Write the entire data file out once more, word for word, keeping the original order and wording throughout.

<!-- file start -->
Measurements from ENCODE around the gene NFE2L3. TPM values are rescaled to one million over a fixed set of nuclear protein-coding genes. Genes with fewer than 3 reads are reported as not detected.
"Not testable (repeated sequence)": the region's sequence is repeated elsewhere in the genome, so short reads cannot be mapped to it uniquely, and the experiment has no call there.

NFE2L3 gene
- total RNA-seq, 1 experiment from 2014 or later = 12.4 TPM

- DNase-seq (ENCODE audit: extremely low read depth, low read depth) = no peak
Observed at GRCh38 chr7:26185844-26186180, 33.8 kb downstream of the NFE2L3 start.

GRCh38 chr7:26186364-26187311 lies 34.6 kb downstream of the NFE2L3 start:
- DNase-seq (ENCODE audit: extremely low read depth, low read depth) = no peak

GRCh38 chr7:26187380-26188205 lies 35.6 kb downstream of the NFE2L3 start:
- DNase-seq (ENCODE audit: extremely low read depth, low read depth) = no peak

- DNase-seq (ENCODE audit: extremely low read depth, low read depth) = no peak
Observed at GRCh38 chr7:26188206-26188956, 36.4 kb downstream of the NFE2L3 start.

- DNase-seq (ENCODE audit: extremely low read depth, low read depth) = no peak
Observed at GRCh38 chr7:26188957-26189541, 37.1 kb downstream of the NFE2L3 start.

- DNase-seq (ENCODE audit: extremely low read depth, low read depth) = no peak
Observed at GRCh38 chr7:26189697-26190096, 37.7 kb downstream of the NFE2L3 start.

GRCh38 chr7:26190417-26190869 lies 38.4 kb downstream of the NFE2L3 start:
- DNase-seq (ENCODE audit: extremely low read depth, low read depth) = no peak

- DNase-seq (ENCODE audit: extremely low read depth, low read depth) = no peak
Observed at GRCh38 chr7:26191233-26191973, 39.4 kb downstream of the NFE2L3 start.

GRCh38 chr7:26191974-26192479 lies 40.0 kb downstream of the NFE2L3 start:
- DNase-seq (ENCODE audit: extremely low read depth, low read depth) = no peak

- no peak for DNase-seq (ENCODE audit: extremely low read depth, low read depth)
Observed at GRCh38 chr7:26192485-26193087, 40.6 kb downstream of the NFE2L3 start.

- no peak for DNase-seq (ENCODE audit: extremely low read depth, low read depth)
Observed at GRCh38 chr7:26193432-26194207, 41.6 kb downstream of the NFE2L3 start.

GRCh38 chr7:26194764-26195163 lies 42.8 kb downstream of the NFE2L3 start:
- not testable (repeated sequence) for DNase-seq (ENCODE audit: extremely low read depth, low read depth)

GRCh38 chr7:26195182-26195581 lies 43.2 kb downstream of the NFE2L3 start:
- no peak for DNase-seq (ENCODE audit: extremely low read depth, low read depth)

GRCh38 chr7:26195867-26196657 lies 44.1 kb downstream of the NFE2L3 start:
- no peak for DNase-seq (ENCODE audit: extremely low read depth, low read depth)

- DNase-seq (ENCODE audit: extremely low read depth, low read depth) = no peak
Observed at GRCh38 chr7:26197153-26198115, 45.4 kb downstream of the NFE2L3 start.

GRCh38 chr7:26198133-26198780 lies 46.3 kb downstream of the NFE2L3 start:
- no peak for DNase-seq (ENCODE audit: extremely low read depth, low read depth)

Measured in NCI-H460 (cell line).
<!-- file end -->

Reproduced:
Measurements from ENCODE around the gene NFE2L3. TPM values are rescaled to one million over a fixed set of nuclear protein-coding genes. Genes with fewer than 3 reads are reported as not detected.
"Not testable (repeated sequence)": the region's sequence is repeated elsewhere in the genome, so short reads cannot be mapped to it uniquely, and the experiment has no call there.

NFE2L3 gene
- total RNA-seq, 1 experiment from 2014 or later = 12.4 TPM

- DNase-seq (ENCODE audit: extremely low read depth, low read depth) = no peak
Observed at GRCh38 chr7:26185844-26186180, 33.8 kb downstream of the NFE2L3 start.

GRCh38 chr7:26186364-26187311 lies 34.6 kb downstream of the NFE2L3 start:
- DNase-seq (ENCODE audit: extremely low read depth, low read depth) = no peak

GRCh38 chr7:26187380-26188205 lies 35.6 kb downstream of the NFE2L3 start:
- DNase-seq (ENCODE audit: extremely low read depth, low read depth) = no peak

- DNase-seq (ENCODE audit: extremely low read depth, low read depth) = no peak
Observed at GRCh38 chr7:26188206-26188956, 36.4 kb downstream of the NFE2L3 start.

- DNase-seq (ENCODE audit: extremely low read depth, low read depth) = no peak
Observed at GRCh38 chr7:26188957-26189541, 37.1 kb downstream of the NFE2L3 start.

- DNase-seq (ENCODE audit: extremely low read depth, low read depth) = no peak
Observed at GRCh38 chr7:26189697-26190096, 37.7 kb downstream of the NFE2L3 start.

GRCh38 chr7:26190417-26190869 lies 38.4 kb downstream of the NFE2L3 start:
- DNase-seq (ENCODE audit: extremely low read depth, low read depth) = no peak

- DNase-seq (ENCODE audit: extremely low read depth, low read depth) = no peak
Observed at GRCh38 chr7:26191233-26191973, 39.4 kb downstream of the NFE2L3 start.

GRCh38 chr7:26191974-26192479 lies 40.0 kb downstream of the NFE2L3 start:
- DNase-seq (ENCODE audit: extremely low read depth, low read depth) = no peak

- no peak for DNase-seq (ENCODE audit: extremely low read depth, low read depth)
Observed at GRCh38 chr7:26192485-26193087, 40.6 kb downstream of the NFE2L3 start.

- no peak for DNase-seq (ENCODE audit: extremely low read depth, low read depth)
Observed at GRCh38 chr7:26193432-26194207, 41.6 kb downstream of the NFE2L3 start.

GRCh38 chr7:26194764-26195163 lies 42.8 kb downstream of the NFE2L3 start:
- not testable (repeated sequence) for DNase-seq (ENCODE audit: extremely low read depth, low read depth)

GRCh38 chr7:26195182-26195581 lies 43.2 kb downstream of the NFE2L3 start:
- no peak for DNase-seq (ENCODE audit: extremely low read depth, low read depth)

GRCh38 chr7:26195867-26196657 lies 44.1 kb downstream of the NFE2L3 start:
- no peak for DNase-seq (ENCODE audit: extremely low read depth, low read depth)

- DNase-seq (ENCODE audit: extremely low read depth, low read depth) = no peak
Observed at GRCh38 chr7:26197153-26198115, 45.4 kb downstream of the NFE2L3 start.

GRCh38 chr7:26198133-26198780 lies 46.3 kb downstream of the NFE2L3 start:
- no peak for DNase-seq (ENCODE audit: extremely low read depth, low read depth)

Measured in NCI-H460 (cell line).